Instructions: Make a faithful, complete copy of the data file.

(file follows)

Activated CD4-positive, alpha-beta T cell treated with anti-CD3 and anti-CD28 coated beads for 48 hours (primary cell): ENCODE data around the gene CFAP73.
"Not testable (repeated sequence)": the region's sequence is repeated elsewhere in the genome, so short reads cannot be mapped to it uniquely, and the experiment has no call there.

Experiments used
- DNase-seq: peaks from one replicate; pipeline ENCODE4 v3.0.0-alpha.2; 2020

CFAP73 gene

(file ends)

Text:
Activated CD4-positive, alpha-beta T cell treated with anti-CD3 and anti-CD28 coated beads for 48 hours (primary cell): ENCODE data around the gene CFAP73.
"Not testable (repeated sequence)": the region's sequence is repeated elsewhere in the genome, so short reads cannot be mapped to it uniquely, and the experiment has no call there.

Experiments used
- DNase-seq: peaks from one replicate; pipeline ENCODE4 v3.0.0-alpha.2; 2020

CFAP73 gene